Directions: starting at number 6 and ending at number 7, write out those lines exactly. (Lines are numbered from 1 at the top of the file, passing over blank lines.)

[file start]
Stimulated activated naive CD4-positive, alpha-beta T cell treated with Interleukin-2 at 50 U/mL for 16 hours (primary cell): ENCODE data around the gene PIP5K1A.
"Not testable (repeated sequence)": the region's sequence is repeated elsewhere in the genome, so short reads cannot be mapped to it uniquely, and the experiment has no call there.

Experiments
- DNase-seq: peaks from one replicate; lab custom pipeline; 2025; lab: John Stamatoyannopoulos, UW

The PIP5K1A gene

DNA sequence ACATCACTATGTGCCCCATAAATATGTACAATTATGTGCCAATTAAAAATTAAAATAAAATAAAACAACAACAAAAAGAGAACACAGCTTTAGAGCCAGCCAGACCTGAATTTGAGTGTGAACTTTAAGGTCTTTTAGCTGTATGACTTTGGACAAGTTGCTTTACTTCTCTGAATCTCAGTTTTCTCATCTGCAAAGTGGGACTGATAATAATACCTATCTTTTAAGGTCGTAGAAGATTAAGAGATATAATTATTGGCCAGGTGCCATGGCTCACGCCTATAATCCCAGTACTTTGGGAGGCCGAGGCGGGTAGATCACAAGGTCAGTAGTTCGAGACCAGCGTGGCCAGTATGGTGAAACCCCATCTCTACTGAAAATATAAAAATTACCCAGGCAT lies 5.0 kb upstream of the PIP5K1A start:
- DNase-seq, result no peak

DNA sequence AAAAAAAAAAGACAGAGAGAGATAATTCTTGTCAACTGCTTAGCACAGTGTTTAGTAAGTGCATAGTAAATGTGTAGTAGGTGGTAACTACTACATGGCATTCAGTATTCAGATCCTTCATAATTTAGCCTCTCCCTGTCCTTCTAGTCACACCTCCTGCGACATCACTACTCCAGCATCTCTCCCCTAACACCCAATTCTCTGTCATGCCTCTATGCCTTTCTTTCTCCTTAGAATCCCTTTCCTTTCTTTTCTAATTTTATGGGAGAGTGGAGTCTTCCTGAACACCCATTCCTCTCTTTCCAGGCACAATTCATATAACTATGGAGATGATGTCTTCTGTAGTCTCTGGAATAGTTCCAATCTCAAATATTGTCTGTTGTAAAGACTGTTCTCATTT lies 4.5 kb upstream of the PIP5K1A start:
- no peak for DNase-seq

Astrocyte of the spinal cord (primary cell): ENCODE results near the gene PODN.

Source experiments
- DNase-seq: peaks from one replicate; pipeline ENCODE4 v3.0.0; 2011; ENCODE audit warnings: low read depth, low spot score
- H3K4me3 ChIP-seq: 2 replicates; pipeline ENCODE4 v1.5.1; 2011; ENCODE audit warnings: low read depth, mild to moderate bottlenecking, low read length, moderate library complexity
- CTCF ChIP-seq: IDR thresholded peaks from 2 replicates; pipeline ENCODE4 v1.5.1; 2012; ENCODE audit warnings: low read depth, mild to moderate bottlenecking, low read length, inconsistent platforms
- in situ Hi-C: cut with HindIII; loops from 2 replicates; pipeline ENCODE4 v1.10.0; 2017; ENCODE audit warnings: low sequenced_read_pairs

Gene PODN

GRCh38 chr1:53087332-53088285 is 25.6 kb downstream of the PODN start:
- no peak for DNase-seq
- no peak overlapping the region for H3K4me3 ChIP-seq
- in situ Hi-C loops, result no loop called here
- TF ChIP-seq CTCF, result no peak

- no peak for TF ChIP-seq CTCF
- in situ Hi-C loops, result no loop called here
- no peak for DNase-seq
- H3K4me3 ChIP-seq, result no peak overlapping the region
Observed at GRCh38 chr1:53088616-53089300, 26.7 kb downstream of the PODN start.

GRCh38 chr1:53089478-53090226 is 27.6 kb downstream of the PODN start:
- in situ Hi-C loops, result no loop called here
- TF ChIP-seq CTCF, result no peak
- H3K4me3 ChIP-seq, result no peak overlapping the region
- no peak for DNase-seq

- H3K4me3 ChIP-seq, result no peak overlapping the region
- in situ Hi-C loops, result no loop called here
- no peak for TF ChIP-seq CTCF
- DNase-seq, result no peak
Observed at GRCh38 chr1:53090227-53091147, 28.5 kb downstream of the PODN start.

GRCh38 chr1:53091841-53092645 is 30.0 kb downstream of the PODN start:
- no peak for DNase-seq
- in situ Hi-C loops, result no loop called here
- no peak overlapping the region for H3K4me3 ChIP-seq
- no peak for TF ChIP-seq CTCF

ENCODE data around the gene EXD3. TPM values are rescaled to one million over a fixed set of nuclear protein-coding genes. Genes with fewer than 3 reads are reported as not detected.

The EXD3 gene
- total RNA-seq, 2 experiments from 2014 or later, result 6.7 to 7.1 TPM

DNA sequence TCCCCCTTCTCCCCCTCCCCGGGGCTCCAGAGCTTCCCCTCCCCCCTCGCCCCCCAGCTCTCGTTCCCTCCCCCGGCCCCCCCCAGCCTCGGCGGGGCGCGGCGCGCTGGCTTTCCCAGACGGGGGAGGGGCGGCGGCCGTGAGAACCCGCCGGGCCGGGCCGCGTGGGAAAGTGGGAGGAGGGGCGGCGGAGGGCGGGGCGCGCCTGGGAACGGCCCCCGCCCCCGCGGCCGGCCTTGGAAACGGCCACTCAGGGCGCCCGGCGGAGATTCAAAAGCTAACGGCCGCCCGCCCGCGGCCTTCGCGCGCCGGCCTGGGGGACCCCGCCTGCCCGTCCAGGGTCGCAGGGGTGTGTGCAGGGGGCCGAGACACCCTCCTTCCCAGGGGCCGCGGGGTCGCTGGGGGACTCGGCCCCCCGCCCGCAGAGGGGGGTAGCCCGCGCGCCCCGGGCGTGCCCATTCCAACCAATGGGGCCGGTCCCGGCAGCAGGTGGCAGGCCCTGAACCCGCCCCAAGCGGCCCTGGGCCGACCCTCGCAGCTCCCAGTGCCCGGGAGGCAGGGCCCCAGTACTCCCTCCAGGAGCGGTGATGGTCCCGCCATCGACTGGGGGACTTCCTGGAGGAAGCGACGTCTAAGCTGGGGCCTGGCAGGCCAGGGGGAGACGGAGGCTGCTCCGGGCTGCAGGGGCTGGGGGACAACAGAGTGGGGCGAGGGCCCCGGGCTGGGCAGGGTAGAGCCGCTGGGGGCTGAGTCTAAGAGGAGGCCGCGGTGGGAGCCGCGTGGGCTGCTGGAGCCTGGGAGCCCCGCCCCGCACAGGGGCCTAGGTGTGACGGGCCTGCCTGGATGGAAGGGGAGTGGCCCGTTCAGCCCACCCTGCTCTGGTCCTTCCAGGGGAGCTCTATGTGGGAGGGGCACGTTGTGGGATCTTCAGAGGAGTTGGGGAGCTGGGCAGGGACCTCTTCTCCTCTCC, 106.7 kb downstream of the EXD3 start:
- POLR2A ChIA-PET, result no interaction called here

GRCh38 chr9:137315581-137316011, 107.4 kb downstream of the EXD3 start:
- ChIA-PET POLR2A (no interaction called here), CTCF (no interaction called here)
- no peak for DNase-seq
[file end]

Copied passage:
DNA sequence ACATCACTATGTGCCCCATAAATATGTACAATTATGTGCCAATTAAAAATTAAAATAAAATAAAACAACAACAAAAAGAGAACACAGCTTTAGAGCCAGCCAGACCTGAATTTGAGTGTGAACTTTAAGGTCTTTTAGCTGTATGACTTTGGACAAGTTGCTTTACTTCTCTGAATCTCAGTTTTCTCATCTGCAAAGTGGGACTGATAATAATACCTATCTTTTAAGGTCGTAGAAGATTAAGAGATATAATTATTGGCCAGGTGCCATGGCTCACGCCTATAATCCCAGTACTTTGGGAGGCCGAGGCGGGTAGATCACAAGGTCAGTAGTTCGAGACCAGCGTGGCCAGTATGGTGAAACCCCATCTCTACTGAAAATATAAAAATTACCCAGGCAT lies 5.0 kb upstream of the PIP5K1A start:
- DNase-seq, result no peak